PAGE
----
However, just like things changed in Seattle, they also changed in Minnesota. Despite being without Sidney Rice until at least late October, the Vikings are pretty flush with slot receivers these days. Percy Harvin is optimistic his migraine headaches can be kept in check and Greg Camarillo has looked like a very solid acquisition in his limited action.

    And, frankly, the Vikings don't need another overpaid receiver. Houshmandzadeh's contract with Seattle included base salaries of $7 million this year, $8 million in 2011, $8.5 million in 2012 and $9 million in 2013.

    The Vikings are better off investing money in a long-term deal with Rice, who provides a bigger body on the outside and keeping Harvin and Camarillo, if Rice returns to full health following hip surgery. Taking on Houshmandzadeh's prohibitive contract in a trade wouldn't have been a wise alternative. If he's willing to sign for a lower rate now that he's a free agent, then let's talk.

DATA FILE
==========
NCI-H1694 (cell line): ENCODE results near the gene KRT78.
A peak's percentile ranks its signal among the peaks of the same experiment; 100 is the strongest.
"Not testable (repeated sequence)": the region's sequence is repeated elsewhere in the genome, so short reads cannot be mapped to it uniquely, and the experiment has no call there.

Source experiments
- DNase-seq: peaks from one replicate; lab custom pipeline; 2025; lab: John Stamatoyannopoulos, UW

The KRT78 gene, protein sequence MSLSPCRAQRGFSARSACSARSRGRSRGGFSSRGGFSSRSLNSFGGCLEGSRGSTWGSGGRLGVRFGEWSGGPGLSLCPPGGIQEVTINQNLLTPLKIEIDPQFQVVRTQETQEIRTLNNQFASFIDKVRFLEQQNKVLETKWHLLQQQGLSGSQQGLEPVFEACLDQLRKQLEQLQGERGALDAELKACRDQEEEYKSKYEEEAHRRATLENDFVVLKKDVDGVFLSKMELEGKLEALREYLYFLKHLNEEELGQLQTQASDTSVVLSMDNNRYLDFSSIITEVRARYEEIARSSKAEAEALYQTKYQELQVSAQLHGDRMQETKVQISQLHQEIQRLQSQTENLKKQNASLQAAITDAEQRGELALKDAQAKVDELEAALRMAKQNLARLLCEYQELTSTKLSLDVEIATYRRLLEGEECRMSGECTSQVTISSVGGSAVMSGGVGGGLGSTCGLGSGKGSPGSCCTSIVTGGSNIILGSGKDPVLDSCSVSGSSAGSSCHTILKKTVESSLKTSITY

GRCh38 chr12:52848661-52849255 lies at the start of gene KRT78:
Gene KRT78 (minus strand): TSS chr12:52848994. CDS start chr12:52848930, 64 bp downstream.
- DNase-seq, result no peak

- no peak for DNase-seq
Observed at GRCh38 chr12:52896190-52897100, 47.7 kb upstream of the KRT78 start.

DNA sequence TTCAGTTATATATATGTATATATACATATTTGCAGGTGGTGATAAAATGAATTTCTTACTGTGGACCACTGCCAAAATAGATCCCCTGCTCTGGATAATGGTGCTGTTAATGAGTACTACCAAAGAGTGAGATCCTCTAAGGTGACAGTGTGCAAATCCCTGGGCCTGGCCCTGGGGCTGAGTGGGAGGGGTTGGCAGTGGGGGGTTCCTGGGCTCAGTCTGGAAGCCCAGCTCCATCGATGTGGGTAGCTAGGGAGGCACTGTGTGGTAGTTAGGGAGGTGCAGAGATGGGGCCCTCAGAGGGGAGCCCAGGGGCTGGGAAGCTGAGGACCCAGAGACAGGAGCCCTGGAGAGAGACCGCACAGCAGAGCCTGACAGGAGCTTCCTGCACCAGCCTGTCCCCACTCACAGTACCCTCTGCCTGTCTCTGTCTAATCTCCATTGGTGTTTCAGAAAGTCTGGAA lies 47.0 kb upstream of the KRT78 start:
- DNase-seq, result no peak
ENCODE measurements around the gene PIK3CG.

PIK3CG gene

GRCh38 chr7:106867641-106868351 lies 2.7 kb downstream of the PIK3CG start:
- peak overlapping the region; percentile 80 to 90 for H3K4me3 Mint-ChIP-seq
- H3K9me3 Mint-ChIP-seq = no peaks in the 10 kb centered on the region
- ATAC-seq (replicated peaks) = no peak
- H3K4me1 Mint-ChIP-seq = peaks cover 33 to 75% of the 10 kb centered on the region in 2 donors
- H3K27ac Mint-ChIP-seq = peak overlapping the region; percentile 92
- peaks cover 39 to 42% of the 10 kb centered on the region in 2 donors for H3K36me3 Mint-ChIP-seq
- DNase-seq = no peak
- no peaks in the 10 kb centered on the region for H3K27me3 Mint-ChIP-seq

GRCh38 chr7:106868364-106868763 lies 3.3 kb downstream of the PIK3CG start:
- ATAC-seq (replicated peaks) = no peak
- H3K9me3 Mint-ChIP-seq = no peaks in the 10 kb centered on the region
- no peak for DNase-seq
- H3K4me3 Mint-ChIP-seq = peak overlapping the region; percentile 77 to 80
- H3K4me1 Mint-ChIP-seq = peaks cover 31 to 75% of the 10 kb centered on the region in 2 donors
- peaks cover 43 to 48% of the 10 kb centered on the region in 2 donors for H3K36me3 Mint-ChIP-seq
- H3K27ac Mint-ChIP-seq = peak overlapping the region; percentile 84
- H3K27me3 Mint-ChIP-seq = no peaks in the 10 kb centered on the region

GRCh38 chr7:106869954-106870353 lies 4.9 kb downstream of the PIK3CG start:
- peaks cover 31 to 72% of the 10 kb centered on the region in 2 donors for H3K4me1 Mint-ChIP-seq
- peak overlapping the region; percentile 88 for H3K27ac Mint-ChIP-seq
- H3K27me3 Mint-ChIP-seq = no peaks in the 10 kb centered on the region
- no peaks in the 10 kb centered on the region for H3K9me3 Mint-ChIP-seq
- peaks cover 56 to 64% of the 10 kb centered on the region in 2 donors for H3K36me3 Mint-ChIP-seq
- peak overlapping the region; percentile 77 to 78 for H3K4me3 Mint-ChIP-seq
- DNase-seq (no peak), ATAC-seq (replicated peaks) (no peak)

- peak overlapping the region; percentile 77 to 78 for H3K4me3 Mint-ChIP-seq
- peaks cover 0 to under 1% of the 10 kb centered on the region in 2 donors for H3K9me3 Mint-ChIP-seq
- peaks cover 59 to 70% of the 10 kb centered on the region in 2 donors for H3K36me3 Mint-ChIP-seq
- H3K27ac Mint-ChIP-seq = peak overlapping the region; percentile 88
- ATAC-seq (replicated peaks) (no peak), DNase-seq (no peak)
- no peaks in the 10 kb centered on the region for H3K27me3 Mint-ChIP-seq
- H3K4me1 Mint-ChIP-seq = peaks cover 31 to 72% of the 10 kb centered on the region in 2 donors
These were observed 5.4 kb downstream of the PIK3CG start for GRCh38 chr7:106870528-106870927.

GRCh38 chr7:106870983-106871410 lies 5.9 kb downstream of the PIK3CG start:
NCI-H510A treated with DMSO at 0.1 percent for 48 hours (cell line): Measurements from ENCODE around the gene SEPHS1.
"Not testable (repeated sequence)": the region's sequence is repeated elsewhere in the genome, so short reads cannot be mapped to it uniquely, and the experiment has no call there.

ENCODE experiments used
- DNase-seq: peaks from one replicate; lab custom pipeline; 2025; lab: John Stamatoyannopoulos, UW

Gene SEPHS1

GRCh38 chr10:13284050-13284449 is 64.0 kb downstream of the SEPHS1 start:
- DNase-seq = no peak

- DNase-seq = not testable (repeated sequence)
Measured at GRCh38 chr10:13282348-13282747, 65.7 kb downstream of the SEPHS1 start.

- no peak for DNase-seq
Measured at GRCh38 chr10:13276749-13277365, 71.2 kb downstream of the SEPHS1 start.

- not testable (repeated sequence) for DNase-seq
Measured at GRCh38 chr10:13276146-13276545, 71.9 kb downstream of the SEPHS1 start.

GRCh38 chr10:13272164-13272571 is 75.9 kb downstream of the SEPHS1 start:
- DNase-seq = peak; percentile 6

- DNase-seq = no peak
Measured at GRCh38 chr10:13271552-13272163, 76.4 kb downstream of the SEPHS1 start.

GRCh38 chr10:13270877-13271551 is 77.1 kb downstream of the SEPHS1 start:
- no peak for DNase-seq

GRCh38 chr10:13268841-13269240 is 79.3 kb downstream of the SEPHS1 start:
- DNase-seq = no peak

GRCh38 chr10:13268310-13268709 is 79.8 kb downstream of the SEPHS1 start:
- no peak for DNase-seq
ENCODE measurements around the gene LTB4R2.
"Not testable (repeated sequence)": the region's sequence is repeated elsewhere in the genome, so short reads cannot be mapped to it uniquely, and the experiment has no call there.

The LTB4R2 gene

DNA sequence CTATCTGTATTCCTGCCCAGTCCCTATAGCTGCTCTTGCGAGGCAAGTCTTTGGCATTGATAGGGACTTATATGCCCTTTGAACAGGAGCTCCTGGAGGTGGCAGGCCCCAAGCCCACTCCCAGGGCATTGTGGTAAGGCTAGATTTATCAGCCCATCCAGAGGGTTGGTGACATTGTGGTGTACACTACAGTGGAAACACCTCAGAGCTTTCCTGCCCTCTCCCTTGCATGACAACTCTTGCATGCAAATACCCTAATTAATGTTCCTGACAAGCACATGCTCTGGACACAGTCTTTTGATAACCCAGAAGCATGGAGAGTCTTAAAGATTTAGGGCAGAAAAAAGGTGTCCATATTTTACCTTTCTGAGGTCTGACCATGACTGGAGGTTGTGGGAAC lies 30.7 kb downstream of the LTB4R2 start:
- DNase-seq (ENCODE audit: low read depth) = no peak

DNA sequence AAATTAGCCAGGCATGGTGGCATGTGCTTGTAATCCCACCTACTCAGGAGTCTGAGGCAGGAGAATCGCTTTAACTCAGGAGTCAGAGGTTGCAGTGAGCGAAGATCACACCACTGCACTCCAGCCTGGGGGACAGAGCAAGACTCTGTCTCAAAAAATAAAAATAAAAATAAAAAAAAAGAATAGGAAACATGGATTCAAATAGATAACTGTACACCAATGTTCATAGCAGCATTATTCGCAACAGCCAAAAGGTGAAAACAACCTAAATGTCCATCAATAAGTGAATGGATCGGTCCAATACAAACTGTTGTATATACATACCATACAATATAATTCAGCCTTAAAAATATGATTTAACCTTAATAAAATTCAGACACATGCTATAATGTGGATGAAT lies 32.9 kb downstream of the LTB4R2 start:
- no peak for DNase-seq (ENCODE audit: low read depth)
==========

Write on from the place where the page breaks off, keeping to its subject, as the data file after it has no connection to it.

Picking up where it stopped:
Of the Vikings released or waived on Saturday, here are those we like as possibilities to return to the practice squad late Sunday:

  • Colt Anderson: He's starting to show promise as a backup safety.

  • Patrick Brown: He could have a future as a developmental left tackle.

  • Ryan D'Imperio: He shows some athleticism in making the switch to fullback, but clearly he needs time to hone his technique.

  • Logan Payne: He's a nice insurance option if the Vikings have more problems with Harvin's headaches.

    The Vikings can add eight players to the practice squad and they will likely continue to tinker with their 53-man roster over the next day or two. The team returns to practice late Sunday morning in preparation for Thursday's nationally televised regular-season opener against the New Orleans Saints.

    Tim Yotter is the publisher of Viking Update. Follow Viking Update on Twitter and discuss this story on our subscriber message board.